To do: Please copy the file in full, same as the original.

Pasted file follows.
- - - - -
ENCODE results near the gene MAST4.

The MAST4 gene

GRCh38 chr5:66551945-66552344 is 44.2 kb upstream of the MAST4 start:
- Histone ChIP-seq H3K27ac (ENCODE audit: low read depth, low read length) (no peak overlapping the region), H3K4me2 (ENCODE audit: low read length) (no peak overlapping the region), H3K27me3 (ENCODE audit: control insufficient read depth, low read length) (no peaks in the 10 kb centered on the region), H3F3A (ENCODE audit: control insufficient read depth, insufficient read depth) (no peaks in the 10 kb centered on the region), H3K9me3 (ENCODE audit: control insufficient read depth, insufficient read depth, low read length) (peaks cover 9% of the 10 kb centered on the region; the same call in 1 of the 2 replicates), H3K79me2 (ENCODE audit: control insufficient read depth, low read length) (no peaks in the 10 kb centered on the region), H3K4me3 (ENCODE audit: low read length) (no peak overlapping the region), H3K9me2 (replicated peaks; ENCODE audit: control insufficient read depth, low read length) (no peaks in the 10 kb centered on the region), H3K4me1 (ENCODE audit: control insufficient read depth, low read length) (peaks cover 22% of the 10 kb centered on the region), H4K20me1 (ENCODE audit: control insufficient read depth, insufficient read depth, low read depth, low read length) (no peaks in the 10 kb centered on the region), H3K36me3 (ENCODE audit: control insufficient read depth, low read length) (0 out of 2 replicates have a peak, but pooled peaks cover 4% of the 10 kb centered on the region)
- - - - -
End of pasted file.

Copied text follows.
ENCODE results near the gene MAST4.

The MAST4 gene

GRCh38 chr5:66551945-66552344 is 44.2 kb upstream of the MAST4 start:
- Histone ChIP-seq H3K27ac (ENCODE audit: low read depth, low read length) (no peak overlapping the region), H3K4me2 (ENCODE audit: low read length) (no peak overlapping the region), H3K27me3 (ENCODE audit: control insufficient read depth, low read length) (no peaks in the 10 kb centered on the region), H3F3A (ENCODE audit: control insufficient read depth, insufficient read depth) (no peaks in the 10 kb centered on the region), H3K9me3 (ENCODE audit: control insufficient read depth, insufficient read depth, low read length) (peaks cover 9% of the 10 kb centered on the region; the same call in 1 of the 2 replicates), H3K79me2 (ENCODE audit: control insufficient read depth, low read length) (no peaks in the 10 kb centered on the region), H3K4me3 (ENCODE audit: low read length) (no peak overlapping the region), H3K9me2 (replicated peaks; ENCODE audit: control insufficient read depth, low read length) (no peaks in the 10 kb centered on the region), H3K4me1 (ENCODE audit: control insufficient read depth, low read length) (peaks cover 22% of the 10 kb centered on the region), H4K20me1 (ENCODE audit: control insufficient read depth, insufficient read depth, low read depth, low read length) (no peaks in the 10 kb centered on the region), H3K36me3 (ENCODE audit: control insufficient read depth, low read length) (0 out of 2 replicates have a peak, but pooled peaks cover 4% of the 10 kb centered on the region)